Download A Wilderness of Error: The Trials of Jeffrey MacDonald Audiobook

A Wilderness of Error: The Trials of Jeffrey MacDonald Audiobook, by Errol Morris Extended Sample Click for printable size audiobook cover
Author: Errol Morris Narrator: John Pruden Publisher: Tantor Format: Unabridged Audiobook Delivery: Instant Download Audio Length: Release Date: September 2012 ISBN: 9781452679372
3 out of 53 out of 53 out of 53 out of 53 out of 5 3.00 (372 ratings) (rate this audio book)
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Early on the morning of February 17, 1970, in Fort Bragg, North Carolina, a Green Beret doctor named Jeffrey MacDonald called the police for help. When the officers arrived at his home they found the bloody and battered bodies of MacDonald's pregnant wife and two young daughters. The word "pig" was written in blood on the headboard in the master bedroom. As MacDonald was being loaded into the ambulance, he accused a band of drug-crazed hippies of the crime.

So began one of the most notorious and mysterious murder cases of the twentieth century. Jeffrey MacDonald was finally convicted in 1979 and remains in prison today. Since then a number of bestselling books—including Joe McGinniss's Fatal Vision and Janet Malcolm's The Journalist and the Murderer, along with a blockbuster television miniseries—have attempted to solve the MacDonald case and explain what it all means.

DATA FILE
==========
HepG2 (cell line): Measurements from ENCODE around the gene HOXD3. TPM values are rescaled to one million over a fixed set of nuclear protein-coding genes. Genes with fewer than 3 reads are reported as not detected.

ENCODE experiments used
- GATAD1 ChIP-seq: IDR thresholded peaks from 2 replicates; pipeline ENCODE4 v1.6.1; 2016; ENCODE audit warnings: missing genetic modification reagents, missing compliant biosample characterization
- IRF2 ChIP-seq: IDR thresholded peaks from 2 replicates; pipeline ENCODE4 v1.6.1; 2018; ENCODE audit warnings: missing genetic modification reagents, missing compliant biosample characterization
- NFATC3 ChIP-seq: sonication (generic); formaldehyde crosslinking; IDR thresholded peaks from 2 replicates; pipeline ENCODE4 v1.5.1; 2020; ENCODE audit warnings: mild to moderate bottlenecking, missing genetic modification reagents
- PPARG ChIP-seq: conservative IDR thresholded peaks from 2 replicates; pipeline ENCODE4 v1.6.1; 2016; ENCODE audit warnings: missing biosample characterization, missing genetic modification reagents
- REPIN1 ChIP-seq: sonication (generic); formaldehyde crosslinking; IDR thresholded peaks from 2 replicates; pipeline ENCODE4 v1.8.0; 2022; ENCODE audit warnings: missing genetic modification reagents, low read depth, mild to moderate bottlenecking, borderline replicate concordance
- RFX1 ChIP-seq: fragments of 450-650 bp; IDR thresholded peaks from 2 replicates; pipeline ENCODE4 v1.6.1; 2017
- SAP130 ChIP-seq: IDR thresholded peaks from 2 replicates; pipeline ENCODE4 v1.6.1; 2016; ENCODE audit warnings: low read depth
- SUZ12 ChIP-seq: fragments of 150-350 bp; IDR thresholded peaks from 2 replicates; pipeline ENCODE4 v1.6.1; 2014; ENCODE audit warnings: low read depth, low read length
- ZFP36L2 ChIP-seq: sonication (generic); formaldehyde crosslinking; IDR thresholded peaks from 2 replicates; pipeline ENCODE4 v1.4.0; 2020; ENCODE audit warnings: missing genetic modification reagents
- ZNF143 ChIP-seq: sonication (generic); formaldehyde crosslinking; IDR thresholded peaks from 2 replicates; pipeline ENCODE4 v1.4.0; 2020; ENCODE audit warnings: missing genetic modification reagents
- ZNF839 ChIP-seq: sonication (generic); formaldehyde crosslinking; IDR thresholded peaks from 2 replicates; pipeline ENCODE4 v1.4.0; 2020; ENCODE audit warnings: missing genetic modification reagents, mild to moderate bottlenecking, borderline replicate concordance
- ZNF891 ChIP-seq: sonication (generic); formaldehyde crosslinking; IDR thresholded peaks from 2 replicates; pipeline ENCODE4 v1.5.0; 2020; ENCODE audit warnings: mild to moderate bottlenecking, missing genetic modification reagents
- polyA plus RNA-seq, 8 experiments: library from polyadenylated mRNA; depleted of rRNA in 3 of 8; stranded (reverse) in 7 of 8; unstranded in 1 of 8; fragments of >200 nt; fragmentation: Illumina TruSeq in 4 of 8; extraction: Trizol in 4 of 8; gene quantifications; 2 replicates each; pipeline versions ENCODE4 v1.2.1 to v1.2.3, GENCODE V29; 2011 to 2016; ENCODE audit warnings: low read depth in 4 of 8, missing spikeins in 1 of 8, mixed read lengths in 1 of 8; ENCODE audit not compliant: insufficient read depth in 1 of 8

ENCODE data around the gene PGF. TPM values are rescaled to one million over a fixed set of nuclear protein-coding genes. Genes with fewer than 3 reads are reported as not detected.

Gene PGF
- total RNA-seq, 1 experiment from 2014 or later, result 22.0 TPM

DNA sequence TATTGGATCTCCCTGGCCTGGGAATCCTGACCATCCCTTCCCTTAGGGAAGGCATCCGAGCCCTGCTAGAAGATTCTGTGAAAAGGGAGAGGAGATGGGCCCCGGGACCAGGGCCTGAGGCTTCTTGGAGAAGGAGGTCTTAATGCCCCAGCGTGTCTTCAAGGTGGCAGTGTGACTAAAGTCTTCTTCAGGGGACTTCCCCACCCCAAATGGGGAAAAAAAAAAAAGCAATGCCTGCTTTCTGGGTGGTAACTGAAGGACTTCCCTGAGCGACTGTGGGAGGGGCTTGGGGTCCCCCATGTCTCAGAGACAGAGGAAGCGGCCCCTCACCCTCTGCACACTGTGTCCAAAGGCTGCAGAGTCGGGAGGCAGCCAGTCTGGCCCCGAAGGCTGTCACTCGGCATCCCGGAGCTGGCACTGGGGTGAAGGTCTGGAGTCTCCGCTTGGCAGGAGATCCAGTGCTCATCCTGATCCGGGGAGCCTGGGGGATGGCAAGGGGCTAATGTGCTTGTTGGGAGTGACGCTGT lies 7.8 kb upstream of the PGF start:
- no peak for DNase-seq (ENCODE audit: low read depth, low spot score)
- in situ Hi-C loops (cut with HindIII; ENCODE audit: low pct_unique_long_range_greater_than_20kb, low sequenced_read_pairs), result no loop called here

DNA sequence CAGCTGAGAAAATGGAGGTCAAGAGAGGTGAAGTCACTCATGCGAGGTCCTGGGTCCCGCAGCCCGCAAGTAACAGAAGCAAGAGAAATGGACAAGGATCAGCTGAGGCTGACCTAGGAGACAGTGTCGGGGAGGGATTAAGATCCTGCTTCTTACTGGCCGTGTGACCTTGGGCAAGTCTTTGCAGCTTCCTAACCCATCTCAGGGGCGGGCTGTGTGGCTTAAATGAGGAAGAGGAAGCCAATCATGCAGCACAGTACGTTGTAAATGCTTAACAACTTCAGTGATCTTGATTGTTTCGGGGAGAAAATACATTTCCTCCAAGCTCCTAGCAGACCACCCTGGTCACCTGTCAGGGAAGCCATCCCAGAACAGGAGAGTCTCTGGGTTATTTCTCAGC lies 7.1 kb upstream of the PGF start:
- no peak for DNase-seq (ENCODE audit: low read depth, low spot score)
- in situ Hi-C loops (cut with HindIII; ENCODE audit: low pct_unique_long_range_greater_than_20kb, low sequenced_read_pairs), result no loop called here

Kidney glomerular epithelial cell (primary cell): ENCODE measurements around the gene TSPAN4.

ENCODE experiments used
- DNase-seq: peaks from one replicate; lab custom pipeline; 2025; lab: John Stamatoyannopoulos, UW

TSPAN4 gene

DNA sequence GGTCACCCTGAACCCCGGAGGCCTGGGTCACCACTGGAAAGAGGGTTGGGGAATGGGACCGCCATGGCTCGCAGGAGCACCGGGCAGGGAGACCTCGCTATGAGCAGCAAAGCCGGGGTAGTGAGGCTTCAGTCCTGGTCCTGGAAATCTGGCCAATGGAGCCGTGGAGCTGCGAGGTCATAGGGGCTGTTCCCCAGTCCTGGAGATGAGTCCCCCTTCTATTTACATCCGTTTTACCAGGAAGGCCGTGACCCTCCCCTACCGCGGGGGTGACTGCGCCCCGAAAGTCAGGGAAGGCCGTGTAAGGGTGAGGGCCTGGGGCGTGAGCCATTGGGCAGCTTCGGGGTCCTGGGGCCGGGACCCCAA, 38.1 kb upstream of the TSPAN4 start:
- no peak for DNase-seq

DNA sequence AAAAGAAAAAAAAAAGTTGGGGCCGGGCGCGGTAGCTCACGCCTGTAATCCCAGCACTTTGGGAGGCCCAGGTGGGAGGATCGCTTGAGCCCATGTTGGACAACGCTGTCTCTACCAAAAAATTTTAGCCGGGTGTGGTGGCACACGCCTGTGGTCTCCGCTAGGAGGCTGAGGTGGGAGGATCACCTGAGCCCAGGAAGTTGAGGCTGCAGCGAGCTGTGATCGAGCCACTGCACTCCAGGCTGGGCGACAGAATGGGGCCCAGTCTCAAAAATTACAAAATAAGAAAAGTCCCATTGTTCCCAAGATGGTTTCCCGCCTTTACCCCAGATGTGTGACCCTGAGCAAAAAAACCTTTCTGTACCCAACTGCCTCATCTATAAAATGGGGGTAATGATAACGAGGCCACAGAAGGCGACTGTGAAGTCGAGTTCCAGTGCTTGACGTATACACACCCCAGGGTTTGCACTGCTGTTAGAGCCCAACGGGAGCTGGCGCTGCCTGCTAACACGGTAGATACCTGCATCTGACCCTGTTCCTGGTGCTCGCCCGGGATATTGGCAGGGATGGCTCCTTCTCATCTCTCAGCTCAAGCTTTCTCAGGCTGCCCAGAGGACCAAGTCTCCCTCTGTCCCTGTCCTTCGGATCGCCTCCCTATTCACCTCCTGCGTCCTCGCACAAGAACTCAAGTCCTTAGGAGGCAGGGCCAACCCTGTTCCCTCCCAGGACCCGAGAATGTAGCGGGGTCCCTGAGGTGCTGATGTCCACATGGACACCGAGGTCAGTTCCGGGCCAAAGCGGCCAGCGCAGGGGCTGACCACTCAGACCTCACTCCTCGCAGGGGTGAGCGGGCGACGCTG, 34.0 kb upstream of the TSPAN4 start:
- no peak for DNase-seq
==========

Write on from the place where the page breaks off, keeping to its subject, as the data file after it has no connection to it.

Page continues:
In A Wilderness of Error, Errol Morris, who has been investigating the case for nearly two decades, reveals that almost everything we know about that case is ultimately flawed, and an innocent man may be behind bars. In a masterful reinvention of the true-crime thriller, Morris looks behind the haze of myth that still surrounds these murders. Drawing on court transcripts, lab reports, and original interviews, Morris brings a complete forty-year history back to life and demonstrates how our often desperate attempts to understand and explain an ambiguous reality can overwhelm the facts.

A Wilderness of Error allows the listener to explore the case as a detective might, by confronting the evidence as if for the first time. Along the way Morris poses bracing questions about the nature of proof, criminal justice, and the media, and argues that MacDonald has been condemned not only to prison, but also to the stories that have been created around him. In this profoundly original meditation on truth and justice, Errol Morris reopens a famous closed case and reveals that, forty years after the murder of MacDonald's family, we still have no proof of his guilt.
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Quotes & Awards

  • Bound to be in demand. Library Journal

Listener Reviews

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  • 5 out of 55 out of 55 out of 55 out of 55 out of 5 Ken | 2/12/2014

    " An important book. A deep example of how erudition, perseverance, and trial of thought can potentially save a man's life. And a brilliant tour of the failings and abuses of the American justice system. Read this book. "

  • 5 out of 55 out of 55 out of 55 out of 55 out of 5 Ken | 2/8/2014

    " Absolutely outstanding book detailing a travesty of justice. "

  • 5 out of 55 out of 55 out of 55 out of 55 out of 5 Kim | 2/2/2014

    " A compelling look at the power of narrative. Through analysis of existing evidence and interviews with people on all sides of the case Errol Morris lays out a strong argument for the innocence of a man sent to prison for the grizzly murder of his wife and children. This book is a great read - I couldn't put it down! "

  • 3 out of 53 out of 53 out of 53 out of 53 out of 5 Sam | 2/1/2014